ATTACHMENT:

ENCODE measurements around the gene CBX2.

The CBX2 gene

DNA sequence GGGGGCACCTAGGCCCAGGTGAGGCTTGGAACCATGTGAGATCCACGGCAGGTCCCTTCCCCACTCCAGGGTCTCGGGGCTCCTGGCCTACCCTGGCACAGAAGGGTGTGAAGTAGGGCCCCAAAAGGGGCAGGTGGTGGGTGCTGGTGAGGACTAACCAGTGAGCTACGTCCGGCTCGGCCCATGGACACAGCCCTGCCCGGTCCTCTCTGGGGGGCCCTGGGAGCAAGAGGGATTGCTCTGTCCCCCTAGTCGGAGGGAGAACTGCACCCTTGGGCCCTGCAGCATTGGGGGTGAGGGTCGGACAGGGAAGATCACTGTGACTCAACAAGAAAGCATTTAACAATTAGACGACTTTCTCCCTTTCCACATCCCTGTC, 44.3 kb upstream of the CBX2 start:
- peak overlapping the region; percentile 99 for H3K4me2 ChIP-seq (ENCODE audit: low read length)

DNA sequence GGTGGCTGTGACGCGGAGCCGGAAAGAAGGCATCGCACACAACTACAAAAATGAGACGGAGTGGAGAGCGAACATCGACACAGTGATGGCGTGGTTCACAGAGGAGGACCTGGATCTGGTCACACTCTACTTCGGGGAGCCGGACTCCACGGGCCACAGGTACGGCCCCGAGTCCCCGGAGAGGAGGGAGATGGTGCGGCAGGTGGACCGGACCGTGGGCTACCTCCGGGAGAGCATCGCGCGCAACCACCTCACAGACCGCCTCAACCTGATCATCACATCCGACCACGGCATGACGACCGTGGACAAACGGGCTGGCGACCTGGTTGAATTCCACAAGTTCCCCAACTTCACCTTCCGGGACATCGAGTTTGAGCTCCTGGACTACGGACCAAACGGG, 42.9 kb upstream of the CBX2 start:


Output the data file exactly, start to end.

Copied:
ENCODE measurements around the gene CBX2.

The CBX2 gene

DNA sequence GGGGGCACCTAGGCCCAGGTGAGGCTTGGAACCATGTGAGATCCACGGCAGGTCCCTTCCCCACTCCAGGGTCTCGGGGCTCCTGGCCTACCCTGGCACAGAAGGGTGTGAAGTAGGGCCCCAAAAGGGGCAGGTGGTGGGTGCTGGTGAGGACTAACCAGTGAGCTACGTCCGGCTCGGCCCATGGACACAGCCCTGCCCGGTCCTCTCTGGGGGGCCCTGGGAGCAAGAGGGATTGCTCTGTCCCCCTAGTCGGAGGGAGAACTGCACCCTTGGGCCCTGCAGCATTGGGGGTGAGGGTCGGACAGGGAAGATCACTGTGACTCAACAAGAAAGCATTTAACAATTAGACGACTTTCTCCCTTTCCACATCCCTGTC, 44.3 kb upstream of the CBX2 start:
- peak overlapping the region; percentile 99 for H3K4me2 ChIP-seq (ENCODE audit: low read length)

DNA sequence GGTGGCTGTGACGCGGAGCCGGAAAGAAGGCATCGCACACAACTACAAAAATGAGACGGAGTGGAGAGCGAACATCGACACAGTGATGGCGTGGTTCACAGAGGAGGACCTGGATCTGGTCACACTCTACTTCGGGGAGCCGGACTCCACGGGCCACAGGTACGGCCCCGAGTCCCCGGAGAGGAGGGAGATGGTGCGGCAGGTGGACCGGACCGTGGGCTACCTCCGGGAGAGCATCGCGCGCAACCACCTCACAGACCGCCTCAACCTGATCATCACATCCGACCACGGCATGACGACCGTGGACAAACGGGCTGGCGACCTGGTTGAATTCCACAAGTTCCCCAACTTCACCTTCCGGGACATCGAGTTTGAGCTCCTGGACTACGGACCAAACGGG, 42.9 kb upstream of the CBX2 start: